Texas Tech routs No. 5 WVU, 49-14
By John Harris
Published: Saturday, Oct. 13, 2012, 7:06 p.m.
LUBBOCK, Texas — Jubilant fans stormed the field and fireworks exploded, as Texas Tech upset No. 5 West Virginia, 49-14, on Saturday before 57,328 fans at Jones AT&T Stadium.
It was as big of a win for the Red Raiders as it was potentially devastating for the Mountaineers, whose BCS national championship hopes likely were derailed.
The loss almost certainly will bounce the Mountaineers (5-1, 2-1 Big 12) out of the Top 10. A week earlier, West Virginia had climbed three spots in the polls after defeating Texas in Austin.
“We got outplayed. We got outcoached,” said Mountaineers coach Dana Holgorsen, who said his team came out flat. “They just played harder than us, which is disappointing.”
“We didn't come in with the right mind frame,” said senior quarterback Geno Smith, who completed 29 of 55 passes for 275 yards and one touchdown but came up lacking against the No. 1 pass defense in the nation. “No excuses for what happened. I was off. I put 100 percent of the blame on myself.”
The combination of Smith — who entered the game as the Heisman Trophy frontrunner and leading passer the country — along with the Mountaineers' inability to make an impact defensively led to the 35-point loss.
Seven days after defeating Texas, the Mountaineers looked like a different team.
“We still have an opportunity to win a conference championship,” defensive coordinator Joe DeForest said. “Not too many teams are going to go undefeated.”
West Virginia didn't have the look of a conference champion. The Mountaineers never led, as Texas Tech built a 35-7 advantage by halftime and 42-7 edge after three quarters.
“They came in really cocky and kind of on the high road,” Texas Tech safety Cody Davis said. “You show them we're serious and get a jump on them and get the momentum on our side.”
The Mountaineers were held to a season-low point total. They opened the second half facing their largest deficit of the season.
Texas Tech (5-1, 1-1) drove 75 yards to grab a 7-0 lead on the game's opening drive. Quarterback Seth Doege (32 of 42 for 499 yards and six touchdowns) completed a 39-yard pass to a wide open Jace Amaro for the score.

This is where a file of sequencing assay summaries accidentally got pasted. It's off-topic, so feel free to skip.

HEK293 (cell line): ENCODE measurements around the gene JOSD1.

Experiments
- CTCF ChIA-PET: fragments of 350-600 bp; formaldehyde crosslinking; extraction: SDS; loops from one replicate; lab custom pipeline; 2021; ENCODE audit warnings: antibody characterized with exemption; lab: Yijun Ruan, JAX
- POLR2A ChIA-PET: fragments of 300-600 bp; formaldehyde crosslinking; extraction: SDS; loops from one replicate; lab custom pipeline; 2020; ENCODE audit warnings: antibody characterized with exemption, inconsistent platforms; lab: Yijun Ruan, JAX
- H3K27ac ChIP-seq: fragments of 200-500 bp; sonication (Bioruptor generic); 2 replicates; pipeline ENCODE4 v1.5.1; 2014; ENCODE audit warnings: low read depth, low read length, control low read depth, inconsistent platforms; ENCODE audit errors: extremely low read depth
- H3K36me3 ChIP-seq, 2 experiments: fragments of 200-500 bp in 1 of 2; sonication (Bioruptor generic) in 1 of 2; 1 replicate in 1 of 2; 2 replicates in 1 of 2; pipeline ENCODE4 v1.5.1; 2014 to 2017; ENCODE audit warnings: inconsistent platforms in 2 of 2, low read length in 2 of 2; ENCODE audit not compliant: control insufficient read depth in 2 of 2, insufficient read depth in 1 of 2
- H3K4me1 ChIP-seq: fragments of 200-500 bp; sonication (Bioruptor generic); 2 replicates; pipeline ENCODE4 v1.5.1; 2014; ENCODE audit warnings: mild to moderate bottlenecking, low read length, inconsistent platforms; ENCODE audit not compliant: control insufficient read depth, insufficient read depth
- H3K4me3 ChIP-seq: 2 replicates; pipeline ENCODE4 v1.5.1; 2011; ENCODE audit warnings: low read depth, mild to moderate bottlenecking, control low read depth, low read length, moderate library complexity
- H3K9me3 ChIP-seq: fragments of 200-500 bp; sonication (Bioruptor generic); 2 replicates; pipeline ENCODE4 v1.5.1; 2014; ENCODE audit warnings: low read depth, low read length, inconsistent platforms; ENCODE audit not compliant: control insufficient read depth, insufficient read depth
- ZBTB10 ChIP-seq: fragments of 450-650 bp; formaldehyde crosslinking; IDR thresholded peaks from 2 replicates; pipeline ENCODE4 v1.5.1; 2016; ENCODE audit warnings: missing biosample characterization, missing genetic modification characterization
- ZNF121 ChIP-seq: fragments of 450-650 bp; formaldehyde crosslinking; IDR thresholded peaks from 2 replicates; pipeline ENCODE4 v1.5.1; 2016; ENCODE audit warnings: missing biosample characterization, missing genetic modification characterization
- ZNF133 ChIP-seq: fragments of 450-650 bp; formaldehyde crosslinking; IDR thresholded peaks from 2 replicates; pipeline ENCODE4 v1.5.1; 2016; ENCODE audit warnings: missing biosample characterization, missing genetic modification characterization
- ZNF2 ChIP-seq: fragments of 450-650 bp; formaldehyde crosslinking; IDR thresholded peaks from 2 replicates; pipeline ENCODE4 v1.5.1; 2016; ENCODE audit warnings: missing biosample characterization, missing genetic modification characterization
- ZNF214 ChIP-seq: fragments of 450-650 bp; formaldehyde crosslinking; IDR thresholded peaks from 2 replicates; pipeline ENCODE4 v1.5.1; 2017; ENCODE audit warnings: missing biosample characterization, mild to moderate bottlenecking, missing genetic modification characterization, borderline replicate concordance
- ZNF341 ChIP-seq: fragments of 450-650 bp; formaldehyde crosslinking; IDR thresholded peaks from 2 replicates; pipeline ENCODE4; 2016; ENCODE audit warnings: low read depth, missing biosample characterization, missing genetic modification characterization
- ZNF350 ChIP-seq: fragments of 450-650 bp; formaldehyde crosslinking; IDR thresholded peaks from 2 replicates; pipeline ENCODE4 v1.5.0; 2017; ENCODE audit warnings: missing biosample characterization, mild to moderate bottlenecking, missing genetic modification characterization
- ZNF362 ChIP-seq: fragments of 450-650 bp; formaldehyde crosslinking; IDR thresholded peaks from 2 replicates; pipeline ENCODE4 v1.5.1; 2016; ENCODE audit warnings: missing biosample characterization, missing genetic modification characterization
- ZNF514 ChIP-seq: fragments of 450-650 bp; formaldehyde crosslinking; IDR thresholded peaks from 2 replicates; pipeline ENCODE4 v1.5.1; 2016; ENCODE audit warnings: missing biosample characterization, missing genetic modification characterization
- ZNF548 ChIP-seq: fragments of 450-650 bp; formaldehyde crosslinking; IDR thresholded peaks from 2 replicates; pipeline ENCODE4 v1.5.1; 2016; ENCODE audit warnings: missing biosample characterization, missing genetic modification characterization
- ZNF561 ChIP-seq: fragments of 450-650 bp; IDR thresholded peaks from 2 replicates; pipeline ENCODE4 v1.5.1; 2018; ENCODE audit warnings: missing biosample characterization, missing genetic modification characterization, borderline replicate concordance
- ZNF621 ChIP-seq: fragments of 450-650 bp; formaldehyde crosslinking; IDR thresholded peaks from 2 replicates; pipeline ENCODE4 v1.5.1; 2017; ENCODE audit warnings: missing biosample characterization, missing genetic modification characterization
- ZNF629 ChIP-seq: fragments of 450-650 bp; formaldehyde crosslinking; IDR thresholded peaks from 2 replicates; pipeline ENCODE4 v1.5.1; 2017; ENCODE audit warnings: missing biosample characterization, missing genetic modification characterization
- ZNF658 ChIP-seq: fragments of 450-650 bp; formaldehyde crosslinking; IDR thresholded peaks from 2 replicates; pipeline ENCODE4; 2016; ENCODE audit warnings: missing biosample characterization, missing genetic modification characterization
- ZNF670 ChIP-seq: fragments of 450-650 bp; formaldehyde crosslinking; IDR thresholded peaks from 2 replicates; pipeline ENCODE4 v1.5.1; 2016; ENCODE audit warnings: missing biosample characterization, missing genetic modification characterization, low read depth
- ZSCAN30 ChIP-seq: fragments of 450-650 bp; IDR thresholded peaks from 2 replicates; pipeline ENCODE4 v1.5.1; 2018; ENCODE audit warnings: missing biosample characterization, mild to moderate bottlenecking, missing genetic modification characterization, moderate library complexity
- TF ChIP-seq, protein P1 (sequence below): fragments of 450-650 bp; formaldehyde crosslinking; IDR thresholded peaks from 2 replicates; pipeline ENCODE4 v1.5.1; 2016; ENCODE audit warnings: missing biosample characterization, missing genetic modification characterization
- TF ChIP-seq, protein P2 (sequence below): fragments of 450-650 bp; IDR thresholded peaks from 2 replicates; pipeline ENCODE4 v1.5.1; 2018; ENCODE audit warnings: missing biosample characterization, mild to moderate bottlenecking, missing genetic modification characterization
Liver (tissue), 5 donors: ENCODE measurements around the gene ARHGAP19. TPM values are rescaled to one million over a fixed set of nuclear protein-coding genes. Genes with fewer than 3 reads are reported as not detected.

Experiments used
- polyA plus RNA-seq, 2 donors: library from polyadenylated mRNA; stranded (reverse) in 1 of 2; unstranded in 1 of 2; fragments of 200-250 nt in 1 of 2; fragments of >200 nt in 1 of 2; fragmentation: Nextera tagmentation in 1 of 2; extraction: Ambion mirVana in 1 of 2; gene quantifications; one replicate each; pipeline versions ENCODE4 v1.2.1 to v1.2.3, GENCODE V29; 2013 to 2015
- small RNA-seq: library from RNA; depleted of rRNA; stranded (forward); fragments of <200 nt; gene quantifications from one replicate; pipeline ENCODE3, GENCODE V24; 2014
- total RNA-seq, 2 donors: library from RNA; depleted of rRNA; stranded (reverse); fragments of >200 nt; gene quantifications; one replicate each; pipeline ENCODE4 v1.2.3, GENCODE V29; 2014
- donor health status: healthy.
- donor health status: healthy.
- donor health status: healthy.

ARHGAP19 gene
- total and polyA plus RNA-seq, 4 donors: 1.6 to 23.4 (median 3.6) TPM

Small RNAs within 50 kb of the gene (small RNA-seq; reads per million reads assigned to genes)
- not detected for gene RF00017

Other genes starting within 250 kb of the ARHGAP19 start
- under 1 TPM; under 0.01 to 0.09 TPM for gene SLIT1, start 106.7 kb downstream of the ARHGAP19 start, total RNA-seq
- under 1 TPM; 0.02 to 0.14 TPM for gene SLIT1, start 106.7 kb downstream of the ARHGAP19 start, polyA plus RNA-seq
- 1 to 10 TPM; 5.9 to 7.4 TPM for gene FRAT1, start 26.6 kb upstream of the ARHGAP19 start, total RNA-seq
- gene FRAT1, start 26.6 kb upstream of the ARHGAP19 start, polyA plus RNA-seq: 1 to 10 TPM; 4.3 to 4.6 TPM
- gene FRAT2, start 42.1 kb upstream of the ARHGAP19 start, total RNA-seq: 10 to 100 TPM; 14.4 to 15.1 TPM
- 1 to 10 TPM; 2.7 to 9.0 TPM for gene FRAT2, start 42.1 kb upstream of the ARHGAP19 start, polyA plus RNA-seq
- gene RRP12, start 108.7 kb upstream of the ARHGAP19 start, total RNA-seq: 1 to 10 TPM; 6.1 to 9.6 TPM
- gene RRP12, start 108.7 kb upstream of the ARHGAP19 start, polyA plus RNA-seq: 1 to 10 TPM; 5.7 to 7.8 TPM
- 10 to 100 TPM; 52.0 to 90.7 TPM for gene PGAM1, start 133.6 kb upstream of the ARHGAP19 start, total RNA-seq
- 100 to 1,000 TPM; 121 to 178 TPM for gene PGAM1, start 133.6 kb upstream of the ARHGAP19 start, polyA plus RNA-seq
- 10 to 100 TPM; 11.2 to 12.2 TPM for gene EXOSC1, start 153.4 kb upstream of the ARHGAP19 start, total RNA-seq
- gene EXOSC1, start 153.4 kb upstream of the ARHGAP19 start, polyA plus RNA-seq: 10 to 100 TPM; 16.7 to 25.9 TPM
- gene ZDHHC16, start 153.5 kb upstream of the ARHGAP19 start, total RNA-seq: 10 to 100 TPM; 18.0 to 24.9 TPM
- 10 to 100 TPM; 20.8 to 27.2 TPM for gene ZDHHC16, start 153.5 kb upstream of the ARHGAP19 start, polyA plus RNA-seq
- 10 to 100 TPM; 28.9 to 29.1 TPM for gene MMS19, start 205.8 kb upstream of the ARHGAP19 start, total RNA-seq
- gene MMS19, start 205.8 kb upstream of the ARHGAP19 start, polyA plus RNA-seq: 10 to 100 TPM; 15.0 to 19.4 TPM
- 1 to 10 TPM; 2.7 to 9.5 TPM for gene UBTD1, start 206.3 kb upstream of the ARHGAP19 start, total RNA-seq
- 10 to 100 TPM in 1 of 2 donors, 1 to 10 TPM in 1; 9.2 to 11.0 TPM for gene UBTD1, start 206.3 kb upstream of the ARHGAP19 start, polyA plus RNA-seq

It was a sign of things to come for West Virginia's porous defense.
Texas Tech led 14-0 on another Doege touchdown pass. West Virginia made it 14-7 on Smith's 14-yard touchdown pass to Stedman Bailey. Bailey left the game in the second half with an injury, and his status for next week's game against Kansas State is unknown.
Smith, however, was unable to produce another score the remainder of the half. Texas Tech's defensive front consistently applied pressure, and the Red Raiders' secondary provided tight coverage against what had been regarded as the top receiving corps in the nation.
Texas Tech outscored the Mountaineers 21-0 in the second quarter, putting together touchdown drives of 82, 86 and 67 yards. All told, the Red Raiders had four touchdown drives of at least 70 yards, including a 15-play, 98-yard march in the fourth quarter.
“They were connecting on everything. Every pass they threw was connecting,” said freshman linebacker Isaiah Bruce. “It was definitely frustrating as a defense.”
Poor defensive play hasn't been a deterrent in previous games because the Mountaineers' offense had been so productive.
That all changed Saturday.
Without its offense to fall back on, the Mountaineers fell apart.
John Harris is a staff writer for Trib Total Media. He can be reached at email@example.com.
Show commenting policy
TribLive commenting policy
You are solely responsible for your comments and by using TribLive.com you agree to our Terms of Service.
We moderate comments. Our goal is to provide substantive commentary for a general readership. By screening submissions, we provide a space where readers can share intelligent and informed commentary that enhances the quality of our news and information.
While most comments will be posted if they are on-topic and not abusive, moderating decisions are subjective. We will make them as carefully and consistently as we can. Because of the volume of reader comments, we cannot review individual moderation decisions with readers.
We value thoughtful comments representing a range of views that make their point quickly and politely. We make an effort to protect discussions from repeated comments either by the same reader or different readers.
We follow the same standards for taste as the daily newspaper. A few things we won't tolerate: personal attacks, obscenity, vulgarity, profanity (including expletives and letters followed by dashes), commercial promotion, impersonations, incoherence, proselytizing and SHOUTING. Don't include URLs to Web sites.
We do not edit comments. They are either approved or deleted. We reserve the right to edit a comment that is quoted or excerpted in an article. In this case, we may fix spelling and punctuation.
We welcome strong opinions and criticism of our work, but we don't want comments to become bogged down with discussions of our policies and we will moderate accordingly.
We appreciate it when readers and people quoted in articles or blog posts point out errors of fact or emphasis and will investigate all assertions. But these suggestions should be sent via e-mail. To avoid distracting other readers, we won't publish comments that suggest a correction. Instead, corrections will be made in a blog post or in an article.